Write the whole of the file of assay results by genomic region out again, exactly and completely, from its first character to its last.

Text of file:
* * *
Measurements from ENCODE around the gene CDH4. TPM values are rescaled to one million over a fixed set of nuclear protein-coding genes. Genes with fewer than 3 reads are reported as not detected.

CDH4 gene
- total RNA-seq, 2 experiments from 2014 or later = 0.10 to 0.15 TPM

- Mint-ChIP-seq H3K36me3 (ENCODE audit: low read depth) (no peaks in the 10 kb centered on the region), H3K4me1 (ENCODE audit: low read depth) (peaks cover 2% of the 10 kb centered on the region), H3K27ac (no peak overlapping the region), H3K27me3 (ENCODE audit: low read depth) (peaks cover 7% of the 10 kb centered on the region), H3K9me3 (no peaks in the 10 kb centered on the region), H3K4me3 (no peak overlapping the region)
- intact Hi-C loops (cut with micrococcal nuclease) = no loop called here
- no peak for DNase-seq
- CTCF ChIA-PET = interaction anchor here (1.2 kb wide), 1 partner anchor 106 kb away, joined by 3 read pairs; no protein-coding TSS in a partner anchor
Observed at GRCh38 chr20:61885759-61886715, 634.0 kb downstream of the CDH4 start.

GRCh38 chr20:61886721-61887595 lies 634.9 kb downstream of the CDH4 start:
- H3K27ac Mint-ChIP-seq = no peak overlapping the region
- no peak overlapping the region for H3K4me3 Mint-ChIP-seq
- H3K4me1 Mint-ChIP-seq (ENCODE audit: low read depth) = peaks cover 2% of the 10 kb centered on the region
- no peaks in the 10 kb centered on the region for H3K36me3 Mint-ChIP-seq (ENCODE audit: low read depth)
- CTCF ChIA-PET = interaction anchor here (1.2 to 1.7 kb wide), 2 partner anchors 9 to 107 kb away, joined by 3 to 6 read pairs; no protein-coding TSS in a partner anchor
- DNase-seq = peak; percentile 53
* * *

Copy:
Measurements from ENCODE around the gene CDH4. TPM values are rescaled to one million over a fixed set of nuclear protein-coding genes. Genes with fewer than 3 reads are reported as not detected.

CDH4 gene
- total RNA-seq, 2 experiments from 2014 or later = 0.10 to 0.15 TPM

- Mint-ChIP-seq H3K36me3 (ENCODE audit: low read depth) (no peaks in the 10 kb centered on the region), H3K4me1 (ENCODE audit: low read depth) (peaks cover 2% of the 10 kb centered on the region), H3K27ac (no peak overlapping the region), H3K27me3 (ENCODE audit: low read depth) (peaks cover 7% of the 10 kb centered on the region), H3K9me3 (no peaks in the 10 kb centered on the region), H3K4me3 (no peak overlapping the region)
- intact Hi-C loops (cut with micrococcal nuclease) = no loop called here
- no peak for DNase-seq
- CTCF ChIA-PET = interaction anchor here (1.2 kb wide), 1 partner anchor 106 kb away, joined by 3 read pairs; no protein-coding TSS in a partner anchor
Observed at GRCh38 chr20:61885759-61886715, 634.0 kb downstream of the CDH4 start.

GRCh38 chr20:61886721-61887595 lies 634.9 kb downstream of the CDH4 start:
- H3K27ac Mint-ChIP-seq = no peak overlapping the region
- no peak overlapping the region for H3K4me3 Mint-ChIP-seq
- H3K4me1 Mint-ChIP-seq (ENCODE audit: low read depth) = peaks cover 2% of the 10 kb centered on the region
- no peaks in the 10 kb centered on the region for H3K36me3 Mint-ChIP-seq (ENCODE audit: low read depth)
- CTCF ChIA-PET = interaction anchor here (1.2 to 1.7 kb wide), 2 partner anchors 9 to 107 kb away, joined by 3 to 6 read pairs; no protein-coding TSS in a partner anchor
- DNase-seq = peak; percentile 53